Congress is poised to finally lift its longstanding ban on industrial hemp

House and Senate leaders announced that they have come to an agreement on a reconciled version of The Agriculture Improvement Act of 2018 (farm bill) — must-pass legislation that is reauthorized by Congress every five years. However, for the first time ever, provisions have been included in the act to lift the federal government’s longstanding ban on the commercial production of industrial hemp.

Unlike traditional cannabis, which is primarily grown for the purpose of harvesting its flowers, industrial hemp is a fibrous crop grown mainly for its stalk and seeds — which can be utilized in the manufacturing of textiles, paper, animal feed, food-stuffs and numerous other products. Because only trace levels of THC, the primary psychotropic compound in marijuana, is present in hemp, most countries — including Canada and Japan — appropriately define it as an agricultural crop and not as a controlled substance. In fact, according to the Congressional Research Service, "The United States is the only developed nation in which industrial hemp is not an established crop."

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But this reality is about to change. The hemp-specific provisions included in the engrossed version of the farm bill — which were largely shepherded by Senate Majority Speaker Mitch McConnellAddison (Mitch) Mitchell McConnellGOP-controlled Senate breaks with Trump on Saudi vote Overnight Defense: Senate moves toward vote on bill ending support for Saudi war | House GOP blocks Yemen war votes for rest of year | Trump throws uncertainty into Pentagon budget | Key Dem to leave transgender troop ban to courts Senate moves toward vote on ending support for Saudi-led war MORE (R-Ky.) — amend the federal Controlled Substances Act of 1970 so that industrial hemp plants containing no more than 0.3 percent THC are no longer classified as a schedule I prohibited substance. Certain cannabinoid compounds extracted from the hemp plant would also be exempt from the CSA. In short, the language would make states, rather than the federal government, the primary regulators and decision-makers with regard to commercial hemp production and sales.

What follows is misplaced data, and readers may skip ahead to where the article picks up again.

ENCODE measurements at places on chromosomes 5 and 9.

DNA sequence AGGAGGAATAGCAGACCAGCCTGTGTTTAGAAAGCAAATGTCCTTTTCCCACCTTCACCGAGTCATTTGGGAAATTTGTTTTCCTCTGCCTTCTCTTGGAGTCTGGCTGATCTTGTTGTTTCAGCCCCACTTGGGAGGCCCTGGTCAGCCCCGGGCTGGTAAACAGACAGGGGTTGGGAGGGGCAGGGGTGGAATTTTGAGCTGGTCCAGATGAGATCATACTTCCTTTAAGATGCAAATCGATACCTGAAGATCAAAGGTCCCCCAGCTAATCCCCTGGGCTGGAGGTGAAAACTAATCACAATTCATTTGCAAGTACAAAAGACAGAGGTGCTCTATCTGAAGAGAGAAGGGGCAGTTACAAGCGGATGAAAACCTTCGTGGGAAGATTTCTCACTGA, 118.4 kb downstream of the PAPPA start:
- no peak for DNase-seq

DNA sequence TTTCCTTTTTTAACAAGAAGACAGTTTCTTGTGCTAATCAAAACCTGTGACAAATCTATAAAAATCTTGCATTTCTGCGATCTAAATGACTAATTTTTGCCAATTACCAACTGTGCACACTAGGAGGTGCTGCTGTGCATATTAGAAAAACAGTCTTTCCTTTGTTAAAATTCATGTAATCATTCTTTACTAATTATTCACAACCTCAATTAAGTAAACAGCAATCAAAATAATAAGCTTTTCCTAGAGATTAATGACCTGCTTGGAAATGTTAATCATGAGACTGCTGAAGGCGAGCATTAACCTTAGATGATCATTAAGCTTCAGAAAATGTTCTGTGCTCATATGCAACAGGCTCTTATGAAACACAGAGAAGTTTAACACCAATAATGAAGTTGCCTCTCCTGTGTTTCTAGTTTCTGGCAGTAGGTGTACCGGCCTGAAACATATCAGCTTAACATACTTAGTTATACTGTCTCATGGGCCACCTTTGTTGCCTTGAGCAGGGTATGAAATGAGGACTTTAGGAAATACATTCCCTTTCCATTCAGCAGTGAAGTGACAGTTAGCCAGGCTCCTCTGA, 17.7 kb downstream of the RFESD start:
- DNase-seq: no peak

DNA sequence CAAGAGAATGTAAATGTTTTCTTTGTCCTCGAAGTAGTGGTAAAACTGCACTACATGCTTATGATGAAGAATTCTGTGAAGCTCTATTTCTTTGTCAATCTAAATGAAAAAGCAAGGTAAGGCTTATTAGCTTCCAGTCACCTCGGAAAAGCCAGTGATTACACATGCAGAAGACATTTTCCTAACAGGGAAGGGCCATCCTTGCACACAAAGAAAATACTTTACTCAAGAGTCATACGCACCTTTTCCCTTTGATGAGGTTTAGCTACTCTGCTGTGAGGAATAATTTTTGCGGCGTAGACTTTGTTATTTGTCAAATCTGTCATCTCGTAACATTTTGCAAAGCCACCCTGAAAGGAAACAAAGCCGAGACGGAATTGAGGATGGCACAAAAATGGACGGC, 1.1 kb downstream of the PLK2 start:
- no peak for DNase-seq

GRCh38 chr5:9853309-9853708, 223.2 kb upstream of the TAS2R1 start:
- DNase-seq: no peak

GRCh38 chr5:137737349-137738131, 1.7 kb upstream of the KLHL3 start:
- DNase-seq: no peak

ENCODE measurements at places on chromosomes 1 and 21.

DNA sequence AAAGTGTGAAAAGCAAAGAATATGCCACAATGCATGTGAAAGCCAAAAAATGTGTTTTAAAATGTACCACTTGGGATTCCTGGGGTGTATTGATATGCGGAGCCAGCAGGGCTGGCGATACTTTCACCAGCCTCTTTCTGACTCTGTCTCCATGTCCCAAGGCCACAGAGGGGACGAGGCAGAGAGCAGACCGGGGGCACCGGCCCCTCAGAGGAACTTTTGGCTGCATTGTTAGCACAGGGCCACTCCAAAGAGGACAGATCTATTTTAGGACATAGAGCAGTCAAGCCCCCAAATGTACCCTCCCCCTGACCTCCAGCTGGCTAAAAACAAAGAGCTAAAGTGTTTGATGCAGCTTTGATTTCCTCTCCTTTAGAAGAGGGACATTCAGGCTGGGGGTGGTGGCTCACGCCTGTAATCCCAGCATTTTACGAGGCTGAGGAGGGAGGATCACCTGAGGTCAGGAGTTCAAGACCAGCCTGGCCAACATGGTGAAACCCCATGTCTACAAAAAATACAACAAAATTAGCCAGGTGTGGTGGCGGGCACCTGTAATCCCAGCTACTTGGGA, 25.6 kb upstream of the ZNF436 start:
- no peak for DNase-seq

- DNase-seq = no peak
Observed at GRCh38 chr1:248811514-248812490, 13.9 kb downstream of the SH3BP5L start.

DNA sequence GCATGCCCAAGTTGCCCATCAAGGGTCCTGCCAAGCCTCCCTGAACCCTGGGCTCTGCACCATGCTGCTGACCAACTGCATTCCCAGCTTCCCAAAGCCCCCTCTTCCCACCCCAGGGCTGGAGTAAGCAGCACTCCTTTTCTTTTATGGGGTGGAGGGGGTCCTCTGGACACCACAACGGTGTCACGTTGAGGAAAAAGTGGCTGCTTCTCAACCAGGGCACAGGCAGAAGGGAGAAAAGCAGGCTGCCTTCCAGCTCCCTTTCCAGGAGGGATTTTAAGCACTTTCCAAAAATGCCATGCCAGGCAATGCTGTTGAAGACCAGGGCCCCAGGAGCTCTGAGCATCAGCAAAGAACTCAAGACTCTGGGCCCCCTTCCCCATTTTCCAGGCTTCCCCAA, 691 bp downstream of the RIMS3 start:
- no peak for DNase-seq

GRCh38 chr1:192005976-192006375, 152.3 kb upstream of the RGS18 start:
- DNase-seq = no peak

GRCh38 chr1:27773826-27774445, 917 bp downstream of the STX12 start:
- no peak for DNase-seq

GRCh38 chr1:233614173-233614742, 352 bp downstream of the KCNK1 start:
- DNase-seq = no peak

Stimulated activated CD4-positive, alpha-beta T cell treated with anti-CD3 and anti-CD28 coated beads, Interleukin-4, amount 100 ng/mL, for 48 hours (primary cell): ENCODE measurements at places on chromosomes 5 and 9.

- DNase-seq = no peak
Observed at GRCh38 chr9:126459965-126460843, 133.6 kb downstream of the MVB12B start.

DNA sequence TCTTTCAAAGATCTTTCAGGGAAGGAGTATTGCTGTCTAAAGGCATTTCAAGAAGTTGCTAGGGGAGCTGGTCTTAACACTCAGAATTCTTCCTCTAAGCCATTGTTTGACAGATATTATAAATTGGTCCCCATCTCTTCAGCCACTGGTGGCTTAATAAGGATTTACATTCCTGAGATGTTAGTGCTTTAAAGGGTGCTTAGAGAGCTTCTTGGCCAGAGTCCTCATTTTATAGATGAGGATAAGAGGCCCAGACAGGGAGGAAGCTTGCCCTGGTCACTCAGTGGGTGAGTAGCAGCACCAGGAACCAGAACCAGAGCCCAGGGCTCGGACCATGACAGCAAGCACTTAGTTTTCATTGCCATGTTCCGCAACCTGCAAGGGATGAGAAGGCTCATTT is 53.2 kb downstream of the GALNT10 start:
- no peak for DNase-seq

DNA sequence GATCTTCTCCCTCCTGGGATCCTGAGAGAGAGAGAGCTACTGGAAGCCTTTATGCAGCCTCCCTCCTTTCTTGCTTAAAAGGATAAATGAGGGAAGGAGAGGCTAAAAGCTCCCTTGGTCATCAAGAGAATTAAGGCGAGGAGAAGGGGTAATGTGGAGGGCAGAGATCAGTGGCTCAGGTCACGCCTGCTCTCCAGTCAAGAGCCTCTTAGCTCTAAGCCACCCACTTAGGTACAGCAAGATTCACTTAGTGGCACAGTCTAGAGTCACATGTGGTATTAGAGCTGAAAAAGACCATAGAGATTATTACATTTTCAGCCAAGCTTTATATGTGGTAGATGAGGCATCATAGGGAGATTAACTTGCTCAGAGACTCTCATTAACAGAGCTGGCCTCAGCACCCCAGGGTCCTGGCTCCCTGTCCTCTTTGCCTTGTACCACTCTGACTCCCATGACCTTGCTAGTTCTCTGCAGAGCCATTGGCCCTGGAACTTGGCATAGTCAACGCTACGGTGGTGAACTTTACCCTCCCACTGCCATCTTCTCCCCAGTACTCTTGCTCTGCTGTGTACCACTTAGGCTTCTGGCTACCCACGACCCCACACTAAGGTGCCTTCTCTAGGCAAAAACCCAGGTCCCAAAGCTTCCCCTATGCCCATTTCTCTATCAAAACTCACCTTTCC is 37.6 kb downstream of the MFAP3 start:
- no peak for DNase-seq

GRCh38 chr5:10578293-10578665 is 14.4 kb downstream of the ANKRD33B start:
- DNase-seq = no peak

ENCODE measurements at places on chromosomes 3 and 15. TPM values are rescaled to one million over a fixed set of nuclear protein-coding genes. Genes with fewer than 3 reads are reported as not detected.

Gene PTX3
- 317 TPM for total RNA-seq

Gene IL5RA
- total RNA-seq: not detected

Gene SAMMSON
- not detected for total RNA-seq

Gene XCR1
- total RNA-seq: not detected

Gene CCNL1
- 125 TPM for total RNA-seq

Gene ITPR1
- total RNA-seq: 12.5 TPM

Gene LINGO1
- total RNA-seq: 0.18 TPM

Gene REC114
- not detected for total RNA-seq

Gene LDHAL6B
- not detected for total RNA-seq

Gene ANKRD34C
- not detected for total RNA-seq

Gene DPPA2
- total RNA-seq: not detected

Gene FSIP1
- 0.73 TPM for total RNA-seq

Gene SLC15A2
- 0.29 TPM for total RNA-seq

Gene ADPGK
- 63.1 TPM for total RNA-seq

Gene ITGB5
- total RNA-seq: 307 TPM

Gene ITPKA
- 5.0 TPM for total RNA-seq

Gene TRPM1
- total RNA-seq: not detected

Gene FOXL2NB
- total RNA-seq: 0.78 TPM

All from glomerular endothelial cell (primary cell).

McConnell has long been an advocate for lifting America’s hemp ban and has espoused the plant’s economic potential. Speaking with reporters earlier this month, he said: “I don’t want to overstate this — I don’t know if it’s going to be the next tobacco or not — but I do think it has a lot of potential."

Like with other areas of marijuana policy, many states have already moved ahead in this space ahead of federal action. To date, over 40 states have enacted legislation redefining hemp as an agricultural commodity and permitting licensed hemp cultivation in some manner. Going forward, those who engage in these endeavors will no longer have to look over their shoulders in fear of federal interference or prosecution.

Congressional approval of the Act also has significant implications with regard to the legal status of commercially available, so-called hemp-derived CBD oils and extracts — which are commonly marketed as over-the-counter  health supplements. For years these products, despite their rapidly growing popularity, have largely existed in a legal grey area. As a result, there are few if any regulatory standards in the industry and concerns have grown with regard to quality of many of these products — particularly those sold online. Random samplings of these products by the U.S. Food and Drug Administration and others have found that the chemical composition of commercially available CBD oils seldom contain the levels of CBD advertised. Even more disconcerting, some products have been identified to contain psychoactive adulterants, including THC, synthetic cannabinoids and even dextromethorphan — a common cough suppressant. However, lifting the federal hemp ban will for the first time allow lawmakers to develop and impose best manufacturing practices and standards for this nascent industry — policies that will ultimately lead to a safer and better-quality product for consumers.

Finally, the symbolic significance of this forthcoming law change should not be under emphasized. Passage of the 2018 farm bill will mark the first change in the federal classification of the cannabis plant since it was initially classified as a schedule I controlled substance by Congress in 1970. As statewide and public support in favor of broader marijuana reforms continues to grow, it is apparent that this federal change won’t be the last.

Paul Armentano is the deputy director of the National Organization for the Reform of Marijuana Laws. He is the co-author of the book, Marijuana Is Safer: So Why Are We Driving People to Drink? and the author of the book, The Citizen’s Guide to State-By-State Marijuana Laws.